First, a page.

Kwik Fit says the onus is on drivers to monitor the effectiveness of their brakes.
Around 1,000 people a year are injured as a result of accidents involving a vehicle with defective brakes, new research has shown.
Analysis of government data by vehicle repair chain Kwik Fit found that, during the five years between 2013 and 2017 inclusive, there was a total of 4,964 casualties in accidents where defective brakes were a factor – the equivalent of around three people per day.
Worse still, 677 of those casualties (around 135 per year) were seriously injured, while 49 (an average of 10 per year) lost their lives.
Recent reports showed that road casualties have risen slightly over the past few years, with road safety charity Brake calling out the government for its “shocking lack of progress” and deeming the results “not good enough”.
The RAC, meanwhile, called the figures “sobering” and told the government that the results served as a “stark reminder of how much work there is still to do to improve safety of the UK’s roads.”
However, in contrast to the doom and gloom, Kwik Fit said the data showed a small reduction in the number of accidents between 2015 and 2017. During that period, the company said, the overall number of accidents fell by 7.1 percent.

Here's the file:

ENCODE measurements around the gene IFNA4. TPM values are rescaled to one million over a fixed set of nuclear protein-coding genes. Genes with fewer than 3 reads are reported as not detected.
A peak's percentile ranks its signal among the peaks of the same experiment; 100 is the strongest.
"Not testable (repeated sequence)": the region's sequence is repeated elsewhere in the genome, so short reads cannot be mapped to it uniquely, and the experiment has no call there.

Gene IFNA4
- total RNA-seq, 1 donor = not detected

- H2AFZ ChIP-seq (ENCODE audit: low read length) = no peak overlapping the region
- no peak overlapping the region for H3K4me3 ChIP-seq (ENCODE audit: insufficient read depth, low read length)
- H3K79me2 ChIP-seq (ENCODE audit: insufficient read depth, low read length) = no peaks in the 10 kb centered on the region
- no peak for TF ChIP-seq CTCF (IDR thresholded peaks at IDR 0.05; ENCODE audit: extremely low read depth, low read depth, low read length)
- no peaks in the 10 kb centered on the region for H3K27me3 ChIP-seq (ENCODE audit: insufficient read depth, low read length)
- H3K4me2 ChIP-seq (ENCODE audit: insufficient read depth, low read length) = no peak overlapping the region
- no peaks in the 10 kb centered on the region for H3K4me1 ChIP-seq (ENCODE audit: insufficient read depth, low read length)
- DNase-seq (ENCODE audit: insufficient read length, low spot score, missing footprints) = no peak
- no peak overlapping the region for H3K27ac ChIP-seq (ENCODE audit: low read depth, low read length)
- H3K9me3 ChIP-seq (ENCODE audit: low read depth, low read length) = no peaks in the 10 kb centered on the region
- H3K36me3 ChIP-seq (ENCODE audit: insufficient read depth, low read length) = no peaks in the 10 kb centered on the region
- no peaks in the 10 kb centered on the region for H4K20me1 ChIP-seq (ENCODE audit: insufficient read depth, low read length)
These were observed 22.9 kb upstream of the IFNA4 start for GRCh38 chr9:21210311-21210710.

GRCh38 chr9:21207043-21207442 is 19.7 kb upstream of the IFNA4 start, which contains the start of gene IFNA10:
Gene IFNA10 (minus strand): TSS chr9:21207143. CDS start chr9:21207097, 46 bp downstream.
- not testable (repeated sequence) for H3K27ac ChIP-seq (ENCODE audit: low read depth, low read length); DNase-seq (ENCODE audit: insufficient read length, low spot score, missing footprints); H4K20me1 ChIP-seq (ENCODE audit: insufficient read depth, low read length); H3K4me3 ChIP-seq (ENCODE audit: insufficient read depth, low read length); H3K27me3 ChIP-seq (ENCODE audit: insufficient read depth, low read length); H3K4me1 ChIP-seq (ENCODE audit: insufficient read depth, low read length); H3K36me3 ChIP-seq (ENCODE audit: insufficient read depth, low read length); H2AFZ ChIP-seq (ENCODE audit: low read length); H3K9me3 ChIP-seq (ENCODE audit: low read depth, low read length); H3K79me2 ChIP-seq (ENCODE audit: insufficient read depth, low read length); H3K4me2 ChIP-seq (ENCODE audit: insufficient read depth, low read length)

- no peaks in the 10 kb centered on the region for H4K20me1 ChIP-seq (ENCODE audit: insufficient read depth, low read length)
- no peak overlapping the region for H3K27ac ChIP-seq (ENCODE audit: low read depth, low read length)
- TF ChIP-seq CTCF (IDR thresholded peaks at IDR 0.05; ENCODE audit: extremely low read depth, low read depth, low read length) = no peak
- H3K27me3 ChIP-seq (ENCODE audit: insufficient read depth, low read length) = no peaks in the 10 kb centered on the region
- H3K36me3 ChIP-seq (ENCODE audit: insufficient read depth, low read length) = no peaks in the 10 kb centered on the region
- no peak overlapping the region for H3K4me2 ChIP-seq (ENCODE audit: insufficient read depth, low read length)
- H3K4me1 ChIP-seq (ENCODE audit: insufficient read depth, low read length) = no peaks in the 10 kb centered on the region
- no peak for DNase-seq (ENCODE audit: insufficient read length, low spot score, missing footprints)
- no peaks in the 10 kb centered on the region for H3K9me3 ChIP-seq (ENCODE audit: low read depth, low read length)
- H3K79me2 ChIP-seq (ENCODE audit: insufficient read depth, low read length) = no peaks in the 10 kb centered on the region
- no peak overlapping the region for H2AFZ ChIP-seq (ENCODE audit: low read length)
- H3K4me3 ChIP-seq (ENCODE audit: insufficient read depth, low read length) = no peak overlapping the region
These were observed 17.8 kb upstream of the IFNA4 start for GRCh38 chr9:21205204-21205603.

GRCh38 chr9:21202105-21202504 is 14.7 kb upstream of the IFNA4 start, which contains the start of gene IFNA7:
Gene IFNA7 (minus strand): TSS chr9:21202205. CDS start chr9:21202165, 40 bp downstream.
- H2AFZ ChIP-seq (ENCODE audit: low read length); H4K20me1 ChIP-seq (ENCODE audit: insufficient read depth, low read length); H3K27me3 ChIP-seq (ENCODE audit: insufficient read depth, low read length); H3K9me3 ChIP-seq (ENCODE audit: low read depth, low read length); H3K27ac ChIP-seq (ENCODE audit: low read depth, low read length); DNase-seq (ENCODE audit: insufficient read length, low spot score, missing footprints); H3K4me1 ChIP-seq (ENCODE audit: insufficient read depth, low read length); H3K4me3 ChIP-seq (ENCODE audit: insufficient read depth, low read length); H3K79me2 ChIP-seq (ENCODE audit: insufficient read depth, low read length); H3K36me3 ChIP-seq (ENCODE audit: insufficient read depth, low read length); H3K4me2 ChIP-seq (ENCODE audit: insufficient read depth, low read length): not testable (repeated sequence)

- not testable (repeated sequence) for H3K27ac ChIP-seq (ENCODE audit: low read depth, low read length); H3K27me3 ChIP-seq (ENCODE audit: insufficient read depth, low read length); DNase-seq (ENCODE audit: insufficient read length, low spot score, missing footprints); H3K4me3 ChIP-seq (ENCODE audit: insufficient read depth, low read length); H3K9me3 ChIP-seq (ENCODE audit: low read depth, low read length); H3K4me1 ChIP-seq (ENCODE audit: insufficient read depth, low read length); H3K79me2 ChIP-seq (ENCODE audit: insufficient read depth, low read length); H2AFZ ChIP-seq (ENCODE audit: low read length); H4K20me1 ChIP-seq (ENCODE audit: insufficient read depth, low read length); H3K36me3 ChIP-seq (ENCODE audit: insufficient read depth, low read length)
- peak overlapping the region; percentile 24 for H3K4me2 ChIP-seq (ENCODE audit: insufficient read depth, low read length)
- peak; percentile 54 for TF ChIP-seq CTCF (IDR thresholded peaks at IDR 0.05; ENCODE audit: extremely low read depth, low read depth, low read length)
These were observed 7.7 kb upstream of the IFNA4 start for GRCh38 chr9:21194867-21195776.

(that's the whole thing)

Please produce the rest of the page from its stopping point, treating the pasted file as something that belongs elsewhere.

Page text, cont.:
However, over the same timeframe, the number of accidents in which defective brakes were a contributory factor in people being killed or seriously injured rose by 12.2 percent.
Despite the fact that the sharp increase followed an 8.9-percent reduction in accidents caused – at least in part – by faulty brakes between 2013 and 2015, Kwik Fit described the new rise in cases of broken braking systems as “worrying.”
Roger Griggs, communications director at Kwik Fit said the onus was on car owners to constantly monitor their vehicle’s braking performance, rather than waiting to fix any issues at the next service or MOT.
“The overall trend on road accidents is an encouraging one, but this analysis shows that this improvement can’t be taken for granted,” he said. “New vehicle technology is making cars ever safer, but they must be maintained properly.
“Brakes lose efficiency over time as the components gradually wear, so their deterioration is hard to spot from day to day. We would encourage motorists to not simply leave it to the annual MOT to check on the condition of the brakes, but to make sure they are monitoring their effectiveness on an ongoing basis.”